It’s a measure of their insularity that Hallowell seemed quite shocked that their poll could be shifted around so much; he says I “ignited a mini-firestorm”! My post was a “battle-cry”! No, I casually put up a quick link to a bad poll, as I often do, and suddenly the creators of that poll were distressed to see that they didn’t have the comfortable majority they expected.

He’s now claiming that we were making an “effort to prevent Blaze readers from participating in the Adam and Eve poll”. You naughty, naughty Pharyngulistas. Were you visiting wingnut homes and slapping the mice out of their hands? That wasn’t nice.

He also has a bit of a blind spot.

Whatever happened to making a solid case and fairly proving it? What was the point of these atheists’ time-sucking exploits?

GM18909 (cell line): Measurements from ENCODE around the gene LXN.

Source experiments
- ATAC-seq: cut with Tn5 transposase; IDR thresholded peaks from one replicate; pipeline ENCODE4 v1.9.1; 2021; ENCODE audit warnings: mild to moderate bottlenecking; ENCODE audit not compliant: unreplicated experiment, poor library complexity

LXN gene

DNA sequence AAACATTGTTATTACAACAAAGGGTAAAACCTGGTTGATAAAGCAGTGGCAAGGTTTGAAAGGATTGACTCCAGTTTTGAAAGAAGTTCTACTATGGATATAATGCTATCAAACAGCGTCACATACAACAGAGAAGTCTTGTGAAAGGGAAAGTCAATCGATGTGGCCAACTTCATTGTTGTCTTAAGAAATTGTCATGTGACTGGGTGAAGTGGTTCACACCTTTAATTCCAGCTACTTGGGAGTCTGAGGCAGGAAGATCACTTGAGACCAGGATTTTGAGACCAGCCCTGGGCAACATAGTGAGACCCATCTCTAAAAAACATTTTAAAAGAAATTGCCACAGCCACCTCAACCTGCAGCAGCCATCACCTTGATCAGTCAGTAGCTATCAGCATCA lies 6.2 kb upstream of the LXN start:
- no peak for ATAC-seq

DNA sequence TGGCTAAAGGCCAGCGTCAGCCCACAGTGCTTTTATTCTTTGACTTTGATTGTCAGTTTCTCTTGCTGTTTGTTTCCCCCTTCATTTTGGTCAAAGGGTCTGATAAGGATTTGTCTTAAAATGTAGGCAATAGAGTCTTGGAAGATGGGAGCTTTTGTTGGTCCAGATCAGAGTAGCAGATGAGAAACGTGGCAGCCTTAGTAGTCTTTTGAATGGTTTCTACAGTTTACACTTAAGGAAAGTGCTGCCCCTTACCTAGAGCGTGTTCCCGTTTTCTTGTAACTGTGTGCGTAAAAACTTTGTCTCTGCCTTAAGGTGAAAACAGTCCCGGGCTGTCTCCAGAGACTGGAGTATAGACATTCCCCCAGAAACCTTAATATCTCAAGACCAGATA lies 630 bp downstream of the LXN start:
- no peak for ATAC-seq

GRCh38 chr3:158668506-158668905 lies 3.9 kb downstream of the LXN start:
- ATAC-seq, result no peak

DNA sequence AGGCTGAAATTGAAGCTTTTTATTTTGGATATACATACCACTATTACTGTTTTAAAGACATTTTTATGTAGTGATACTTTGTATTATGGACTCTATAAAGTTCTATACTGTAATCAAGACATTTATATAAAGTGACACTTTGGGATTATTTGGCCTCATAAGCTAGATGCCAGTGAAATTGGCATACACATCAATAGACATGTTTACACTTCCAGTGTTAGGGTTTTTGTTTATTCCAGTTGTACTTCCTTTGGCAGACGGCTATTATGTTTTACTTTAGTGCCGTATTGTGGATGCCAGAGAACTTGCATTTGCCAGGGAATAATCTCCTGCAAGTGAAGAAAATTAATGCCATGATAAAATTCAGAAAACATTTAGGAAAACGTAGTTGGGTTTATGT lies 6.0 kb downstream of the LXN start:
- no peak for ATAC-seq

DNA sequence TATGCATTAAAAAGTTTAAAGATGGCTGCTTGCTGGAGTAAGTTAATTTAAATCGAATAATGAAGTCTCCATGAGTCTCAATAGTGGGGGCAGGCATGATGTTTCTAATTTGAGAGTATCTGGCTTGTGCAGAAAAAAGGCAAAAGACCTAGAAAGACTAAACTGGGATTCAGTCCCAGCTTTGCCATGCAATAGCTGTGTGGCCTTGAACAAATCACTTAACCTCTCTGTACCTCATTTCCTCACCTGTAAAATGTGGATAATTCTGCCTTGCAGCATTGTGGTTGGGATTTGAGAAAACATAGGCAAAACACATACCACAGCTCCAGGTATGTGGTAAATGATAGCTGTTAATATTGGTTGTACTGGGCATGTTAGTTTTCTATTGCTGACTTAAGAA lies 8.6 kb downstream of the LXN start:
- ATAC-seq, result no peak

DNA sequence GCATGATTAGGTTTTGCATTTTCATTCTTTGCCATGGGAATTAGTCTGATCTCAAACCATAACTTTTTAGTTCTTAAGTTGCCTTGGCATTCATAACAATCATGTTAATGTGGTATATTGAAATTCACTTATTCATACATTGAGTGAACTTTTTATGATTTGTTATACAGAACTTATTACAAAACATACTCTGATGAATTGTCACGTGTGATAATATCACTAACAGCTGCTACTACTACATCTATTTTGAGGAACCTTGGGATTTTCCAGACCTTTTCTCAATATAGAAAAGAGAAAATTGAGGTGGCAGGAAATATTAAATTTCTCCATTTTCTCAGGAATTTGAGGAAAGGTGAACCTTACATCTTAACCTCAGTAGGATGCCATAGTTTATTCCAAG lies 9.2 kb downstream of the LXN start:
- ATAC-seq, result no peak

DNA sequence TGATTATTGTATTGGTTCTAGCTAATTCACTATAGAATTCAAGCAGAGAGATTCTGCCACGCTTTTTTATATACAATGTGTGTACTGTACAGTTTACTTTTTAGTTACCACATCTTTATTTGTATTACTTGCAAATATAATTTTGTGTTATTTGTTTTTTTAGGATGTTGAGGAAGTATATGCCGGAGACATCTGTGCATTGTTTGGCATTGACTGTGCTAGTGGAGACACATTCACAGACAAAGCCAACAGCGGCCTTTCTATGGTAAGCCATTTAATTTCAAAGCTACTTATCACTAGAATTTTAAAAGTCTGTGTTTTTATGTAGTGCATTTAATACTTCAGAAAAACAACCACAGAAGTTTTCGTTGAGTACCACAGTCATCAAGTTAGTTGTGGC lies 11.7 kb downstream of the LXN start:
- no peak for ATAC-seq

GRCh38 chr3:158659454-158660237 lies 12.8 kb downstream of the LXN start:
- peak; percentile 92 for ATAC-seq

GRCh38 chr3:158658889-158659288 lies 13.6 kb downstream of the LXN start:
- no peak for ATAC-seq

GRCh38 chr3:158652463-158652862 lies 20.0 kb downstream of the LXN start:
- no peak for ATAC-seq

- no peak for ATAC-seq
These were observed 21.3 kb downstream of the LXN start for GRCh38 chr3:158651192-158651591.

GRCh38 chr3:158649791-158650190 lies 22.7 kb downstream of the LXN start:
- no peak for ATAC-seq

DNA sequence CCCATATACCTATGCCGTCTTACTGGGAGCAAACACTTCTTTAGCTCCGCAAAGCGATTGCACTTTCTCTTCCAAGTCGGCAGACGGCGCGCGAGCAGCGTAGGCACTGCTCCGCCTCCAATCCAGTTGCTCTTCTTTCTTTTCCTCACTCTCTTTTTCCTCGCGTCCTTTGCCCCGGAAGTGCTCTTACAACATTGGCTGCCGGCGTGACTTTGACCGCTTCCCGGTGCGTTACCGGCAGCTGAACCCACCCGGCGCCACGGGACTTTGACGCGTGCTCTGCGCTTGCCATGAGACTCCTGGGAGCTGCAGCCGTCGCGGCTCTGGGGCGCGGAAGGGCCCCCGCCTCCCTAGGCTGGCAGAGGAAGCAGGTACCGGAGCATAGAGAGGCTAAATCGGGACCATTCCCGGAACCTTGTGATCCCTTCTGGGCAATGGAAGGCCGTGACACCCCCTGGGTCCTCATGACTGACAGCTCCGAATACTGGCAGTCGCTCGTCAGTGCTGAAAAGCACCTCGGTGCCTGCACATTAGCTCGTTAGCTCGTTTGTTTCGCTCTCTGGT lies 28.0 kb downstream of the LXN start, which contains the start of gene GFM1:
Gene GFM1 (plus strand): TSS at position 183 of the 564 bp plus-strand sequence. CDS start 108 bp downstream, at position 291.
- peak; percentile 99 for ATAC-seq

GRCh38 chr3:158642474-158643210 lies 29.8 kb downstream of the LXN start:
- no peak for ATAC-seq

My point exactly. Why is The Blaze substituting a stupid poll for making a solid, substantive case? It’s empty of facts, and is only an opportunity for people to cheer for their side in a complete absence of evidence.

One thing that didn’t really make it into his article, though, was his insistence that everyone had a right to their own opinion and their own beliefs. When we discussed the subject of his poll, I pointed out that there actually is a right answer in it, one that is selected by virtually all intelligent, educated adults who are familiar with the evidence, and it doesn’t jibe with the one his readership selected. He was persistent in his belief that that didn’t matter: there are creation scientists, he said, who disagreed (I explained that any large group of people will have a tiny fringe of crackpots, and that’s who he was talking about), and that surveys show about 40% of Americans believe in creationism (scientific truths aren’t settled by popularity contests), and by golly, his people had a right to believe whatever they wanted.